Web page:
Now, I understand that even those who might be assumed to share their worldview are against this merger, other companies, and that's for different reasons. But still, you have other what we might call right-wing outlets who themselves oppose the merger.

That's right. A number of groups filed formal challenges to the merger, including my group Free Press, but also Newsmax, some local newspaper publishers, Dish television. But it's been interesting to see the critique coming from the right, which I think rightfully recognizes this is just too much media power in one company's hands. And they know that if Sinclair is allowed to have this dominance over local television, then they're going to use all of that money, all of that income, to move into other markets.

They have an online news service called Circa. Once they start making all this money from these big markets -- from what's called retransmission consent negotiations, which allows cable companies to carry local broadcast stations; from all the political ads -- they're going to pour that into undercutting their competitors on the right, even where there's ideological alignment.

And I think what you're seeing here, and you're seeing this on the right and the left right now, is just growing concern about too much media power, growing appreciation of just how seriously we need to get about antitrust and other limits on one company getting so big that others can no longer afford to compete.

And that's one of the things that's at risk if a deal like this is allowed to go through, especially because what will happen is it will inspire other companies to do their own deals to try to catch up. So you're going to see the Nexstars and the Foxes of the world suddenly saying, oh, Sinclair's got 200 stations, maybe we need 200 stations as well. And suddenly you have even fewer choices at the local level, and those few remaining independent stations are finding it really hard to compete against the scale that these behemoths can offer to advertisers and others.

Let me just ask you, if power buys voice -- and this does look a lot like favor-trading -- where does dissent get air, and how do we fight this, and can we continue to fight it, even if the merger goes through?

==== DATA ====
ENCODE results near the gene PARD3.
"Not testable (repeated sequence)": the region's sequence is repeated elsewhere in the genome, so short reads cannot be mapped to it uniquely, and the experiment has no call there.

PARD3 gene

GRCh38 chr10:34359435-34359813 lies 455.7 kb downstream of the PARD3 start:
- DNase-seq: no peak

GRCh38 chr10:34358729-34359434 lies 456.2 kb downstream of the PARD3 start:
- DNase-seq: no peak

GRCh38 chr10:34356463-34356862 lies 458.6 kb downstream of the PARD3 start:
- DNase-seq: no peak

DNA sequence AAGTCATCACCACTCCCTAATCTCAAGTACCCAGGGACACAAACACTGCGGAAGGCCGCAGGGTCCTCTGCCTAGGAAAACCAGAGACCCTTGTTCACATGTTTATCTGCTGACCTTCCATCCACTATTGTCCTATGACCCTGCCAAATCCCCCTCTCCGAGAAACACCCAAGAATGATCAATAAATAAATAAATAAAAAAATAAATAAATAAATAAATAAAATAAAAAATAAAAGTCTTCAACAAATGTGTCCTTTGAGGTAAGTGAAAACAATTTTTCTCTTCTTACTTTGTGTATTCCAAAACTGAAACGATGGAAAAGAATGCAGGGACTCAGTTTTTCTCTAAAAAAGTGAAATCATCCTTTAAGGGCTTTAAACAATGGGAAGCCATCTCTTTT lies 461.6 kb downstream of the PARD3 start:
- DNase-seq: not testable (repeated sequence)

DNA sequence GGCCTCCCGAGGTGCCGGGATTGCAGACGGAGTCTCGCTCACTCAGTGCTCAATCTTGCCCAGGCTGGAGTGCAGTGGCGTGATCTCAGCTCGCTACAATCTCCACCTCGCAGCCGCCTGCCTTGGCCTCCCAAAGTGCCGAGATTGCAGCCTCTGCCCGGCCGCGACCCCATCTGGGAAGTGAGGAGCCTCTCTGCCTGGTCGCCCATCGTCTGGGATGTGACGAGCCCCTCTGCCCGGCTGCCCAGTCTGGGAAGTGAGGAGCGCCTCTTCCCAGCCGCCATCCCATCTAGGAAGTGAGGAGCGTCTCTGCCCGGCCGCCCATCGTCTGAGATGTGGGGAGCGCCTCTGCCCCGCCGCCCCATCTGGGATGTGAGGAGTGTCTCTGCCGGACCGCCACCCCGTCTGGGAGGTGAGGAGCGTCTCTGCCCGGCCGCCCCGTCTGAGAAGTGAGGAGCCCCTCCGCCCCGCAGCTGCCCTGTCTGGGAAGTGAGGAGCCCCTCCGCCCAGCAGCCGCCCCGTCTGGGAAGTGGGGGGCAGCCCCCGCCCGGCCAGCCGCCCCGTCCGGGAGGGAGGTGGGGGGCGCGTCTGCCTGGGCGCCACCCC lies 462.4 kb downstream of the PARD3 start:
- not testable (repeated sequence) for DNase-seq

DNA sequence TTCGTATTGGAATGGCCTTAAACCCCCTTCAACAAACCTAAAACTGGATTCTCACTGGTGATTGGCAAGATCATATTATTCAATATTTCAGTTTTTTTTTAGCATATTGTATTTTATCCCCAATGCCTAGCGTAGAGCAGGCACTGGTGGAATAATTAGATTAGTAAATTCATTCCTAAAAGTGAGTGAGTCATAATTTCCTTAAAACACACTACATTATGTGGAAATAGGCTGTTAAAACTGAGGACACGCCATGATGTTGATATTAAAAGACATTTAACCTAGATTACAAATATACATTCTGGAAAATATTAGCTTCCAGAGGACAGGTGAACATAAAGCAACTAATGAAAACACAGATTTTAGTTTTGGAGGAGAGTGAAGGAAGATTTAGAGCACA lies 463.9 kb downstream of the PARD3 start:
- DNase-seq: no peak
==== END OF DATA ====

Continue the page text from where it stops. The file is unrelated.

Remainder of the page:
I think we're going to have to continue to fight it. The first step is to try to push back at the Federal Communications Commission, and public comment is still open, and people can go to FreePress.net. I urge them to file comments letting the Commission know about their concerns. But ultimately, this is a matter that Congress and others are going to have to look at. That's going to be one of the key ways to push back here. As we look at, what is it going to take? It doesn't feel like these conversations are possible in the era of Donald Trump, but they're the ones we need to start having now, is what is it going to take to break up some of these media behemoths.

This is absolutely going in the wrong direction, and I think you see a lot of signs. All this concern on the right; you can look at what's happening in Democratic circles, where suddenly antitrust is at the center of the platforms that they're putting out there. We need to start moving in that direction, to stop just rubber-stamping these deals and start demanding that we need more local choices, more local accountability, more support for public and independent alternatives. Because if we just allow these guys to merge and merge and merge, we'll be stuck with the same cookie-cutter content wherever we go, and it's going to be very, very conservative, if not reactionary, if somebody doesn't step in.

We've been speaking with Craig Aaron from the group Free Press. As he notes, you can find their work, including learning how to talk to the FCC on this merger, at FreePress.net. Craig Aaron, thank you so much for joining us this week on CounterSpin.

Thank you.

This piece was reprinted by Truthout with permission or license. It may not be reproduced in any form without permission or license from the source.

Janine Jackson

Janine Jackson is FAIR's program director and and producer/host of FAIR's syndicated radio show "CounterSpin." She contributes frequently to FAIR's newsletter Extra!, and co-edited The FAIR Reader: An Extra! Review of Press and Politics in the '90s (Westview Press). She has appeared on ABC's "Nightline" and "CNN Headline News," among other outlets, and has testified to the Senate Communications Subcommittee on budget reauthorization for the Corporation for Public Broadcasting. Her articles have appeared in various publications, including In These Times and the UAW's Solidarity, and in books including Civil Rights Since 1787 (New York University Press) and Stop the Next War Now: Effective Responses to Violence and Terrorism (New World Library). Jackson is a graduate of Sarah Lawrence College and has an MA in sociology from the New School for Social Research.